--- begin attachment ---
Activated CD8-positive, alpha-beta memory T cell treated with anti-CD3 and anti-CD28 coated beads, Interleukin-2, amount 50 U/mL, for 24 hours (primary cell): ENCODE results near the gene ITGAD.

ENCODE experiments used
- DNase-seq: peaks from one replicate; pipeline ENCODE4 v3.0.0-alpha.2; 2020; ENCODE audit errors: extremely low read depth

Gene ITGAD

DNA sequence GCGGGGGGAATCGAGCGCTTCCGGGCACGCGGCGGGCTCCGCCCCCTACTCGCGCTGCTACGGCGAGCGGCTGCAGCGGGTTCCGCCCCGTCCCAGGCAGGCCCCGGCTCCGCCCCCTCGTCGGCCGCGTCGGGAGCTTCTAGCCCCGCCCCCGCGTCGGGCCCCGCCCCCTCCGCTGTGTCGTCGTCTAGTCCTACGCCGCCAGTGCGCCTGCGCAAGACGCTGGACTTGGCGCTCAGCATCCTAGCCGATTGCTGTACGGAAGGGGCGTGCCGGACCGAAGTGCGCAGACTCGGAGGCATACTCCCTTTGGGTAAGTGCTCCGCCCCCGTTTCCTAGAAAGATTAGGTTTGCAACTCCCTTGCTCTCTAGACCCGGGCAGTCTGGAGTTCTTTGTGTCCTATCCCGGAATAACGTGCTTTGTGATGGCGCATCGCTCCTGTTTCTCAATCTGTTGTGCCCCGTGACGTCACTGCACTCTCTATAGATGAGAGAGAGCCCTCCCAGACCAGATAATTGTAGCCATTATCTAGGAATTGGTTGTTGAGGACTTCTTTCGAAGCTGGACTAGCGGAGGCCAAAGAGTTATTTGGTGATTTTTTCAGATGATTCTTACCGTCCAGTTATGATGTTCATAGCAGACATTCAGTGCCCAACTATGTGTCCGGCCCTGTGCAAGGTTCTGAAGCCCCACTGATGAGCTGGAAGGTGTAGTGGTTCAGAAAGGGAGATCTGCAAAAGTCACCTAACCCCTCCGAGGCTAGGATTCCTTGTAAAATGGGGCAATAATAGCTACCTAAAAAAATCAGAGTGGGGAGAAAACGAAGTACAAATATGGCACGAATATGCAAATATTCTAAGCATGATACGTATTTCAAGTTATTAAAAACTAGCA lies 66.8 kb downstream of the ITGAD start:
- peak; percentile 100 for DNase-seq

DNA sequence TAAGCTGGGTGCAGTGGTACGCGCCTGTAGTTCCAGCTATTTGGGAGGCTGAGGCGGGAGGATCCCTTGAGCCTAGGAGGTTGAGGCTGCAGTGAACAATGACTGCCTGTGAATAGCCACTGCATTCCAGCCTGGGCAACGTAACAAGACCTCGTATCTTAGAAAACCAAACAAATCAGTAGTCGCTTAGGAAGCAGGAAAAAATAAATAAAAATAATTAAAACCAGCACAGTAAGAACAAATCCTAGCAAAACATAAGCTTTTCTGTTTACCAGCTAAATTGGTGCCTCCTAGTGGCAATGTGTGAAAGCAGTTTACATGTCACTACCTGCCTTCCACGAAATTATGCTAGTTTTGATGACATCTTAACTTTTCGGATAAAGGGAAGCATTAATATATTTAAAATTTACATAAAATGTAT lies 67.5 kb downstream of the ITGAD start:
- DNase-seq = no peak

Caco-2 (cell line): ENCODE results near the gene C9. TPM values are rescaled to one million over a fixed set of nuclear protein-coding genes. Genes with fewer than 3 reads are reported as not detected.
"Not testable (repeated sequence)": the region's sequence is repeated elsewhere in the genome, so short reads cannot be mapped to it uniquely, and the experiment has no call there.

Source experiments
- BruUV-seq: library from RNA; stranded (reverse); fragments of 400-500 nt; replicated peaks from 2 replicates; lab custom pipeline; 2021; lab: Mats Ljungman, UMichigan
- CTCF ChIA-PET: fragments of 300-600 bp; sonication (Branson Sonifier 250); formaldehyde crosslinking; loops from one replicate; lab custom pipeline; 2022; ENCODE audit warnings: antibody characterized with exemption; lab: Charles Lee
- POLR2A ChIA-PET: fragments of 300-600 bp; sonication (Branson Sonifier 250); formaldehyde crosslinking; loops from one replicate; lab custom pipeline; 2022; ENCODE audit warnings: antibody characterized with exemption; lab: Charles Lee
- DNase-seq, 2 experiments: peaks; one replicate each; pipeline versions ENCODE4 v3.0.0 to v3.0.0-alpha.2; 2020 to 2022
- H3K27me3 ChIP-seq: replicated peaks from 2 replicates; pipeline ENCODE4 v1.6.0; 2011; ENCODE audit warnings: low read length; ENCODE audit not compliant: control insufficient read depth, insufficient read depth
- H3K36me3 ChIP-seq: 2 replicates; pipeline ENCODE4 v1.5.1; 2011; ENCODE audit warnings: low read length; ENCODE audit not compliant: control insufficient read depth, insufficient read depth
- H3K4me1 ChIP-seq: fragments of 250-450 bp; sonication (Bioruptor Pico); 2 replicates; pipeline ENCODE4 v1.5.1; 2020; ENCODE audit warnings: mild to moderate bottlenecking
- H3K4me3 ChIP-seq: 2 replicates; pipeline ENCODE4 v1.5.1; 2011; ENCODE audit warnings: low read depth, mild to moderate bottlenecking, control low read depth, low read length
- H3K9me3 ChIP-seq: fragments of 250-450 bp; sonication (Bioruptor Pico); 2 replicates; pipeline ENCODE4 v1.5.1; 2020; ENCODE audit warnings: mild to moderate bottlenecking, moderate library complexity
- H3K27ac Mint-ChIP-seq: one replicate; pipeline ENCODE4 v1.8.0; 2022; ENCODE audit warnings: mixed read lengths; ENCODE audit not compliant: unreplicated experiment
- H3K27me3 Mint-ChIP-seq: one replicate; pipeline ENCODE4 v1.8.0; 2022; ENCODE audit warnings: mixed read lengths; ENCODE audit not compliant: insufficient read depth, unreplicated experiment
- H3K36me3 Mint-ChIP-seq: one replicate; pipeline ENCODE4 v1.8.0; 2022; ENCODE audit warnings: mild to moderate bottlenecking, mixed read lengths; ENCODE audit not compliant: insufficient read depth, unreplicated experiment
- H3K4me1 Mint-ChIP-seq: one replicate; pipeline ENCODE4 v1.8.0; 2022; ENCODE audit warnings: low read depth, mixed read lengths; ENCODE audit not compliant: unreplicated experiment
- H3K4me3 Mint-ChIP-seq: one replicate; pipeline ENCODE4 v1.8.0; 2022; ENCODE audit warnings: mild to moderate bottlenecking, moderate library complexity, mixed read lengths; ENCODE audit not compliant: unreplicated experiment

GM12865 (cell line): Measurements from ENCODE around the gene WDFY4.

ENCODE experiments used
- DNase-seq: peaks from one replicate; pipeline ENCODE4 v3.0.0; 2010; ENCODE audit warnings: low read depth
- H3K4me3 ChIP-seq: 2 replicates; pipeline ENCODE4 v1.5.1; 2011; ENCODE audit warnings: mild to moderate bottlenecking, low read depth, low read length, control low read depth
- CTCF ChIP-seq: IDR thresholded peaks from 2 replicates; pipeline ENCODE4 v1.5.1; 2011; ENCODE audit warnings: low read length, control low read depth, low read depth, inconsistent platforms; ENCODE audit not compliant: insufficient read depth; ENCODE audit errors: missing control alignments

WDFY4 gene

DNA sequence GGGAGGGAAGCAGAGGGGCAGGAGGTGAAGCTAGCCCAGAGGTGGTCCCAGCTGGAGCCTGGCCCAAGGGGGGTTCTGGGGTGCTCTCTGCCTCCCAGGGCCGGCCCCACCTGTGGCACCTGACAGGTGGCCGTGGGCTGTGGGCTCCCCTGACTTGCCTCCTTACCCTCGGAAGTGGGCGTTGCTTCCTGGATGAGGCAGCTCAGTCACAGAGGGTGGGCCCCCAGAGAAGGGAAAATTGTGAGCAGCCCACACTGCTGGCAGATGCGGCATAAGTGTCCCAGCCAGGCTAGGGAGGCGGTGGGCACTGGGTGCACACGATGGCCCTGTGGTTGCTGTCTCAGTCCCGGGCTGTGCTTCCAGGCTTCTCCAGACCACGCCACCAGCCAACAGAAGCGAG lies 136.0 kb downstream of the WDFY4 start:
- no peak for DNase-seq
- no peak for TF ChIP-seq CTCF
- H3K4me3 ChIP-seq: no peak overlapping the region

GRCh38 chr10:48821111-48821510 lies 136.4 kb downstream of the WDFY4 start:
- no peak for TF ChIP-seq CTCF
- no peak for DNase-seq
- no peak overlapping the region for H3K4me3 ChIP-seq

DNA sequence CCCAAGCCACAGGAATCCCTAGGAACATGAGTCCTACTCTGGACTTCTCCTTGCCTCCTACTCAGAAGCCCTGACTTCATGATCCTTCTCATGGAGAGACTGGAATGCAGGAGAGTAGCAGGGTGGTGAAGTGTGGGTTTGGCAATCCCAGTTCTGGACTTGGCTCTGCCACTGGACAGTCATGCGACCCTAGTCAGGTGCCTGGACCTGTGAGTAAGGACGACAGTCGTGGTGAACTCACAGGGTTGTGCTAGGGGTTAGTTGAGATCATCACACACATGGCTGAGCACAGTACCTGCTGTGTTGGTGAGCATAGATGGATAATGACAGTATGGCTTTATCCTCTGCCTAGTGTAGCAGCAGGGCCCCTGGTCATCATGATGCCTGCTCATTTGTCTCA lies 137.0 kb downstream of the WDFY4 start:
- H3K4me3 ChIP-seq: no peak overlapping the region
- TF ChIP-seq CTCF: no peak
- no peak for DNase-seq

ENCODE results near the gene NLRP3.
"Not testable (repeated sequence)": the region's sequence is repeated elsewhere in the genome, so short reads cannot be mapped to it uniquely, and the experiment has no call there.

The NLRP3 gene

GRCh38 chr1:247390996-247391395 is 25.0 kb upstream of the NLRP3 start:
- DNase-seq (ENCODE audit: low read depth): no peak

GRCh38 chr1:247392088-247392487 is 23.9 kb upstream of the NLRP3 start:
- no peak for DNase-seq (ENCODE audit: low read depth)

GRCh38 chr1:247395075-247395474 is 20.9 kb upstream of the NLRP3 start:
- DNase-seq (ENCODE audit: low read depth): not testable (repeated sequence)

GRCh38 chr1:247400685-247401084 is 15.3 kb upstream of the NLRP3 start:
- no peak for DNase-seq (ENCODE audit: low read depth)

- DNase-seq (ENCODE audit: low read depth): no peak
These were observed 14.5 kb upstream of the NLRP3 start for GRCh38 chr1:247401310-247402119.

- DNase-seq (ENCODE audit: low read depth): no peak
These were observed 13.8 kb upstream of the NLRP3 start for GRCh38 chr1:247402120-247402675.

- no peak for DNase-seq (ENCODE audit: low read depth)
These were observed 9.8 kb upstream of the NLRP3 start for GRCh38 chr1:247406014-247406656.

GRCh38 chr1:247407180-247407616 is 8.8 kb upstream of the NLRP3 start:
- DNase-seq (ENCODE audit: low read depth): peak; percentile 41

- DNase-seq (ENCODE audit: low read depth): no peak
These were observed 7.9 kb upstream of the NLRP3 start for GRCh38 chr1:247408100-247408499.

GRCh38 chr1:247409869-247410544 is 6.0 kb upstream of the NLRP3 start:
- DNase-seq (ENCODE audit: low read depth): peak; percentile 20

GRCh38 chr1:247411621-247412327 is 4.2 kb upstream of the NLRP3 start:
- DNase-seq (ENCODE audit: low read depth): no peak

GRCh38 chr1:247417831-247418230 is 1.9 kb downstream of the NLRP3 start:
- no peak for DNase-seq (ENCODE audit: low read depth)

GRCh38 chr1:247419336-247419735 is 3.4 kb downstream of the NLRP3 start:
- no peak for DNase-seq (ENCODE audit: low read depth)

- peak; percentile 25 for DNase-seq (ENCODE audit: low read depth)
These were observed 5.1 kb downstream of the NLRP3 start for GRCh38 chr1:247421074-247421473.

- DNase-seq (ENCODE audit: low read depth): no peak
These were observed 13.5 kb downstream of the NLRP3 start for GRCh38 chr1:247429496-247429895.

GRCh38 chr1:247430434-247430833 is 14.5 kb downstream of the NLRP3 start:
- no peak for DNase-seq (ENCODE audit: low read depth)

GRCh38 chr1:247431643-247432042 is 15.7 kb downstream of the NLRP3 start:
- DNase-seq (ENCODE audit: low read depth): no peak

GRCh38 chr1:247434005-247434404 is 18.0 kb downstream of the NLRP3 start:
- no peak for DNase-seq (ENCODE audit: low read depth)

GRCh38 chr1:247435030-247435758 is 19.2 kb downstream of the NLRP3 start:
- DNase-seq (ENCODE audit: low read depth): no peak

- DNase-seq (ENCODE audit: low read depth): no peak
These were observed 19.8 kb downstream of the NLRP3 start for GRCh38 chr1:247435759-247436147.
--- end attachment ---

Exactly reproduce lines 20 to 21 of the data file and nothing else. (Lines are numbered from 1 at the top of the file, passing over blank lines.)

- H3K9me3 ChIP-seq: fragments of 250-450 bp; sonication (Bioruptor Pico); 2 replicates; pipeline ENCODE4 v1.5.1; 2020; ENCODE audit warnings: mild to moderate bottlenecking, moderate library complexity
- H3K27ac Mint-ChIP-seq: one replicate; pipeline ENCODE4 v1.8.0; 2022; ENCODE audit warnings: mixed read lengths; ENCODE audit not compliant: unreplicated experiment